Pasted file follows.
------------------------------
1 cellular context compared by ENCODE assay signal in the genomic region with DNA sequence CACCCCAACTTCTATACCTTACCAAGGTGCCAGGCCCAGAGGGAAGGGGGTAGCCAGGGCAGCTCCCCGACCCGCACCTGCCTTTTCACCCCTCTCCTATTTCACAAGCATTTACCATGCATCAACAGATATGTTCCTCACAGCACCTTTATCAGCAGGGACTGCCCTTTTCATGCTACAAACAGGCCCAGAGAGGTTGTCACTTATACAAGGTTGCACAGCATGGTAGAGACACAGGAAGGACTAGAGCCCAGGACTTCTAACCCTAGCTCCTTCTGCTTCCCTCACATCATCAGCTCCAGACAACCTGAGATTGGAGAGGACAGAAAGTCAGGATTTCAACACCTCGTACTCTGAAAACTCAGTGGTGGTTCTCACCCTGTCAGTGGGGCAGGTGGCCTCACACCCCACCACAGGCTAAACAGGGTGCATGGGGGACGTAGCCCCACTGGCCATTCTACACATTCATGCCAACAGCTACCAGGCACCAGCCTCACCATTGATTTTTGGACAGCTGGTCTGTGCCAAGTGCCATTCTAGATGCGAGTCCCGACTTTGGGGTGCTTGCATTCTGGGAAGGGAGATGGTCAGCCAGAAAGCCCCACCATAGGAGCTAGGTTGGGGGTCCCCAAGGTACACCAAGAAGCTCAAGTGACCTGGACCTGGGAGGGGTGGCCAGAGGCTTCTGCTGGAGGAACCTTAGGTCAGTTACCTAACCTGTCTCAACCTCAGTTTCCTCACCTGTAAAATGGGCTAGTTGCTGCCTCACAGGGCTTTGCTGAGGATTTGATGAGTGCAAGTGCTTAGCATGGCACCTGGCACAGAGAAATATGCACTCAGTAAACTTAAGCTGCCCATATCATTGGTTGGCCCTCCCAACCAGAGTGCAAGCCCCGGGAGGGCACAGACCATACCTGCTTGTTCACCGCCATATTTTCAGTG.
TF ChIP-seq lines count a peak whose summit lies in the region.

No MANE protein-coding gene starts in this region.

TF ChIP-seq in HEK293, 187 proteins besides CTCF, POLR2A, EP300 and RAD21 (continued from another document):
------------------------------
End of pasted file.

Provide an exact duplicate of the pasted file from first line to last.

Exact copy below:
1 cellular context compared by ENCODE assay signal in the genomic region with DNA sequence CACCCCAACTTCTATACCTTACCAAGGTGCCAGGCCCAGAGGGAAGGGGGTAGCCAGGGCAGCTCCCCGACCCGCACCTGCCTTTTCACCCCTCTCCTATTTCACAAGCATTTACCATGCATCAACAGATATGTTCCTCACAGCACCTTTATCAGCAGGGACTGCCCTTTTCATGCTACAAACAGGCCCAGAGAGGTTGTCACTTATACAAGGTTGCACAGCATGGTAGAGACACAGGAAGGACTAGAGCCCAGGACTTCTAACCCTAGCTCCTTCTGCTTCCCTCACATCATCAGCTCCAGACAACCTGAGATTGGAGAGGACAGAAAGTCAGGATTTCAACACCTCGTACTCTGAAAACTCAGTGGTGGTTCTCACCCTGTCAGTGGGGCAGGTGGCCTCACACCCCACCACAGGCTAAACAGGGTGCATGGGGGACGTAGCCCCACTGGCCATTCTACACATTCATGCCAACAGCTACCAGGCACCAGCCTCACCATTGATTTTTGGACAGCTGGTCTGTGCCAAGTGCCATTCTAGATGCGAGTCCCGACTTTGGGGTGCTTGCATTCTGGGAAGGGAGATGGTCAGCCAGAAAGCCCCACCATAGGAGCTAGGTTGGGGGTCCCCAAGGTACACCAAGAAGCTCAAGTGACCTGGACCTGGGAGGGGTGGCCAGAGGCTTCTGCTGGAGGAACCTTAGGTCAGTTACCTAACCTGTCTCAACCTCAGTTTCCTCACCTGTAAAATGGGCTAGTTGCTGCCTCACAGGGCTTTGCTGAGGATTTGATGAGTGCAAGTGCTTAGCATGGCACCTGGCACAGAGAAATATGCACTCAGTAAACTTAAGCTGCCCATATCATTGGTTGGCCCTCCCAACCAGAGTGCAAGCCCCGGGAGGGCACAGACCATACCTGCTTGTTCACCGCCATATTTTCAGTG.
TF ChIP-seq lines count a peak whose summit lies in the region.

No MANE protein-coding gene starts in this region.

TF ChIP-seq in HEK293, 187 proteins besides CTCF, POLR2A, EP300 and RAD21 (continued from another document):